Direct-to-consumer ads for generics
The first direct-to-consumer (DTC) ad for a generic drug hit the airwaves in mid-2003, but its effect may ripple throughout the industry in the future. Schwarz Pharma's DTC advertisements for omeprazole, which highlighted saving money by switching to the generic version of AstraZeneca's blockbuster drug Prilosec, began July 28, 2003. The campaign included television, print, newspaper, and Internet ads featuring a rebate program. There were no radio ads.
Omeprazole is available through Schwarz Pharma's Kremers Urban Development Co. (KUDco), the U.S. generic drug business of Schwarz Pharma USA. According to the Food & Drug Administration, although KUDco's ANDA was not the first approved generic omeprazole, it was the first approval of a generic omeprazole that did not infringe on patents held by AstraZeneca.
Several companies are now in ongoing patent litigation with AstraZeneca.
"This was the first time a generic ever had a [DTC] campaign," said Tom Willard, VP of marketing, Schwarz Pharma, Mequon, Wis. "We decided to take this approach because it was an extremely large market, and we were the only generic approved from the court ruling, so we had some leeway.
Also prompting the ad is the fact that patients and doctors did not realize there was a cheaper alternative for a PPI (proton pump inhibitor). Willard explained that because doctors and patients were unaware of the generic version, patients were paying up to a $35 co-pay.
The ad offered a $10 rebate to bring home the message that consumers could stand to save money if they made the switch. The ad also instructed consumers to call a published phone number or go to the Web site ( www.ppiq.com ) to receive a $10 coupon for their out-of-pocket expenses for generic omeprazole. The rebate also could be obtained from a physician. Schwarz Pharma's DTC ad campaign for omeprazole ran from July to December 2003. The rebate was available for the length of the campaign.
The ad and rebate program aggressively targeted the market once held captive by Prilosec, which had sales of $3.5 billion in 2002. "It was a great opportunity for us," said Willard, who added that there was an immediate and positive response to the campaign. "We saw an impact the first week it was launched."
He went on to explain that pharmaceutical companies usually use DTC advertising to hold on to market share. However, omeprazole was a unique situation. "We did a response campaign, as opposed to a direct-to-consumer campaign, which was designed to get people to respond."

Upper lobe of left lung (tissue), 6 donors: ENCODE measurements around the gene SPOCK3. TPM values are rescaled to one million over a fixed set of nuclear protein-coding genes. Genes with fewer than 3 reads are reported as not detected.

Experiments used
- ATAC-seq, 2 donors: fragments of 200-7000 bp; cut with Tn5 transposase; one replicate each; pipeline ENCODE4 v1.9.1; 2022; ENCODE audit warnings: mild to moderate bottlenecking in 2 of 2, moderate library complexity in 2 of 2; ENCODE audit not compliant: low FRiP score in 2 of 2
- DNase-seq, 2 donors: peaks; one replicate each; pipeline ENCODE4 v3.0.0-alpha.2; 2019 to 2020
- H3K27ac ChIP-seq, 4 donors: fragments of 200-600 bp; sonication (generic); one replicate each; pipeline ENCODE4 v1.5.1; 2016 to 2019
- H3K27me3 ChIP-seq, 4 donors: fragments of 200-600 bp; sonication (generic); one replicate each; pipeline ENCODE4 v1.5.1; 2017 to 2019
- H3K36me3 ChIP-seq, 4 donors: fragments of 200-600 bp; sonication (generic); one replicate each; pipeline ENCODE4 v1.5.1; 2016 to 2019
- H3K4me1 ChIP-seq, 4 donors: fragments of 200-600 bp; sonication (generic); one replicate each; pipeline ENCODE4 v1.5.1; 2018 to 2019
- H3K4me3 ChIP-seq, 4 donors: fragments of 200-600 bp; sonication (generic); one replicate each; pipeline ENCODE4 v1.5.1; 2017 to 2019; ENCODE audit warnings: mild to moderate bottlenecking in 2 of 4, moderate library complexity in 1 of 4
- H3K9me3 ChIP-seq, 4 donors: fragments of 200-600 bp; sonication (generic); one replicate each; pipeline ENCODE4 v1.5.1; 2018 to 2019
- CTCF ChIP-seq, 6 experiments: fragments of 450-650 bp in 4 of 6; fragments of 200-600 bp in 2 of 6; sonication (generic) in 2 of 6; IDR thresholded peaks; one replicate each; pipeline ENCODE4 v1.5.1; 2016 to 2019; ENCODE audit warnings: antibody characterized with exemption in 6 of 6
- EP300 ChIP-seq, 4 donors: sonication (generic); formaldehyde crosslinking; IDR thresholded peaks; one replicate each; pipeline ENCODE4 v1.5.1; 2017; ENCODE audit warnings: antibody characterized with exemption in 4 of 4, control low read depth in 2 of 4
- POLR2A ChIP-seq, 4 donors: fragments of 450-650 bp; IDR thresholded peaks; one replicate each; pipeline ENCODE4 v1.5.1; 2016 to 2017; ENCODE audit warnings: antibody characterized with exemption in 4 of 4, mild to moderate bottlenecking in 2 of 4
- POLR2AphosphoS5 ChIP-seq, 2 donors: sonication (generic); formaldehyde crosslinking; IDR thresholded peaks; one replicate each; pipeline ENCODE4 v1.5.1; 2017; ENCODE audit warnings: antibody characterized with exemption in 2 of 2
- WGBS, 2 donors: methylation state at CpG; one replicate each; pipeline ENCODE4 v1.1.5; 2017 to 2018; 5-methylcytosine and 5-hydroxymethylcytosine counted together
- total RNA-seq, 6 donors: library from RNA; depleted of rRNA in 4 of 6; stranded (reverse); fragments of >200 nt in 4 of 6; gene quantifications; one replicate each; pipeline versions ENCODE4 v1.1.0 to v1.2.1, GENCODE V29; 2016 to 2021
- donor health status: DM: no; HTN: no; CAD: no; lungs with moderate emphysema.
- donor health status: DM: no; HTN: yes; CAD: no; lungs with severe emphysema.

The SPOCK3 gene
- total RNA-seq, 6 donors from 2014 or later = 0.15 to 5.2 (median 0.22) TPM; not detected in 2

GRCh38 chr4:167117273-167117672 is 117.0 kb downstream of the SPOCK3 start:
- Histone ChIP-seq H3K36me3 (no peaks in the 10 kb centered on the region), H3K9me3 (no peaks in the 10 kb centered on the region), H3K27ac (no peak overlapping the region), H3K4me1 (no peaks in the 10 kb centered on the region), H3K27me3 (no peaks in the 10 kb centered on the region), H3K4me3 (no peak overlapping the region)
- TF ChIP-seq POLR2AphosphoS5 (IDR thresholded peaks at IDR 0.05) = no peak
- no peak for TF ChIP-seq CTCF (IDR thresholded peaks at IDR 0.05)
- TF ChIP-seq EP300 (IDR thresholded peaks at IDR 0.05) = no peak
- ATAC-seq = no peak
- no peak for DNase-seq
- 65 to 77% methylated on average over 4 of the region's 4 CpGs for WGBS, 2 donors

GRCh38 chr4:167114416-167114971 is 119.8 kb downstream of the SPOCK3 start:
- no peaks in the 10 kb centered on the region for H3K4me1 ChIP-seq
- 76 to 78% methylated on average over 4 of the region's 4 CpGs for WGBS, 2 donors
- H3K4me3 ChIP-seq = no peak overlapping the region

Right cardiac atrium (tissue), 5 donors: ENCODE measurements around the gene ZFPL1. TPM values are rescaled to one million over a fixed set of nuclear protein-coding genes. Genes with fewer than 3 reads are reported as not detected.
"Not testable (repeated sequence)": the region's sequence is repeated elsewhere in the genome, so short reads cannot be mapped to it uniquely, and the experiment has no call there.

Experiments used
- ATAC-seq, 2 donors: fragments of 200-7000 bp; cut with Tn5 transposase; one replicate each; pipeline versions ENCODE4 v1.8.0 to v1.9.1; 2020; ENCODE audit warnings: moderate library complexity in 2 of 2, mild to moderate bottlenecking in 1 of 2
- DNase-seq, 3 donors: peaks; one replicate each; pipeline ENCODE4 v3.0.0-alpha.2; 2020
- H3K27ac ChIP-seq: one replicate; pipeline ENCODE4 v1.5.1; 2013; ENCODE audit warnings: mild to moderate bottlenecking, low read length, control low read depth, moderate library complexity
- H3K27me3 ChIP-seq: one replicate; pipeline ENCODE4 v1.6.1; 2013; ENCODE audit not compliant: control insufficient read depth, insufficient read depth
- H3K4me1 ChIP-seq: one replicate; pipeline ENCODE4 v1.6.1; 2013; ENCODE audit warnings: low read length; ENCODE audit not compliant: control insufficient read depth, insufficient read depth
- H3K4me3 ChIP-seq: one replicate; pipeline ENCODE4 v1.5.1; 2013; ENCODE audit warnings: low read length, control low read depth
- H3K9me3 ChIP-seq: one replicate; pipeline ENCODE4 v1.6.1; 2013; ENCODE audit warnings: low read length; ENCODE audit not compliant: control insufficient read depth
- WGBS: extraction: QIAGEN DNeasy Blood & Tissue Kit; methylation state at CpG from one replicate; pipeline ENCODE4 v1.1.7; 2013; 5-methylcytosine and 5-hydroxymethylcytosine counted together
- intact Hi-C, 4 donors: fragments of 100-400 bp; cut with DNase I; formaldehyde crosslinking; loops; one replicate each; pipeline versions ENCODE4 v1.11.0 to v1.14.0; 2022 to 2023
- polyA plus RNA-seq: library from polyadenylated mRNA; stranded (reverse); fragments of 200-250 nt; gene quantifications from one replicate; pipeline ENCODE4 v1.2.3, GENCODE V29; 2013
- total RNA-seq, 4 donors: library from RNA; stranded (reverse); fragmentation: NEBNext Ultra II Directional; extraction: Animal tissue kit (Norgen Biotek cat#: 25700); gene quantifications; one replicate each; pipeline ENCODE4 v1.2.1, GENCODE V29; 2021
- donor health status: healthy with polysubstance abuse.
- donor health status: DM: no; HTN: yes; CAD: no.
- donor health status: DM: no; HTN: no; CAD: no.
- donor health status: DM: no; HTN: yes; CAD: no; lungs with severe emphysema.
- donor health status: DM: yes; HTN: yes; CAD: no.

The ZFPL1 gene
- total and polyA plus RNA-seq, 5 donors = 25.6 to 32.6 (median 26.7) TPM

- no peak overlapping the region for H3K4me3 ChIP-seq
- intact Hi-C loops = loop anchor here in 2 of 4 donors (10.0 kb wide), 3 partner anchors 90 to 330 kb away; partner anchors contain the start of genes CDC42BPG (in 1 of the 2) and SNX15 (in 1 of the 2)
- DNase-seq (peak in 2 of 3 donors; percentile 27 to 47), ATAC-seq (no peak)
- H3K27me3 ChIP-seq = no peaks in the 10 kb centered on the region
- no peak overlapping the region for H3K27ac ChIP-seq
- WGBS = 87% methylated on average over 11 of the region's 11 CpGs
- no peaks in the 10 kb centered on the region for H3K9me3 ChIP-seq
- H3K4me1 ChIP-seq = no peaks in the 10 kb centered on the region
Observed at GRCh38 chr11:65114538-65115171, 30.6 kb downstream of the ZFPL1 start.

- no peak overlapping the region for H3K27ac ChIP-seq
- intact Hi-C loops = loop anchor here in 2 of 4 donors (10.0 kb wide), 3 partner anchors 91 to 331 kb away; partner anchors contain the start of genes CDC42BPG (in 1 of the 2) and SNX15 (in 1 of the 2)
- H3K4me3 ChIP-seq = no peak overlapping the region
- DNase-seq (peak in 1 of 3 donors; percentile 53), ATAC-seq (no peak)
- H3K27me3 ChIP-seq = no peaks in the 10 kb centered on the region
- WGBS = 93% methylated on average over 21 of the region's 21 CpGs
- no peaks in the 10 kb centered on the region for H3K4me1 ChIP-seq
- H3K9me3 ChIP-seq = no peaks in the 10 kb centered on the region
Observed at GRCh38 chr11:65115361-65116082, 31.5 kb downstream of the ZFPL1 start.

The advertisement used numerous filters, which targeted specific people with acid reflux disease who have been on a PPI, for example. Other people not familiar with acid reflux or PPIs might have been confused, but according to Willard, that didn't matter because they were not targeted.
Timing also played a critical role in the omeprazole DTC campaign. "We would not have done this campaign if we were not the first to market generic omeprazole. We were the only firm approved by the courts, and we had some protection, whereas the other two generic omeprazole products launched at risk," Willard said.
Several other versions of generic omeprazole are available at the retail level. Novartis' generic unit Sandoz, Broomfield, Colo., currently sells generic omeprazole in 10-mg and 20-mg dosages under the Lek Pharmaceuticals label. According to a Novartis company spokesperson, Sandoz has no plans for any DTC advertising for omeprazole at this time.
Mylan Laboratories is also selling generic omeprazole 10-mg and 20-mg delayed-release capsules.
Schwarz Pharma does not anticipate conducting another DTC program because it could not be sure that its product would be dispsensed in place of its generic competition.
Willard pointed out that generic firms usually do not run direct-to-consumer advertising, because they have exclusivity only for six months. However, rebate offers and DTC ad campaigns for generic drugs may mark a coming trend. Ads directed toward specific patient populations that can benefit the most may be seen more frequently in the future, according to Willard.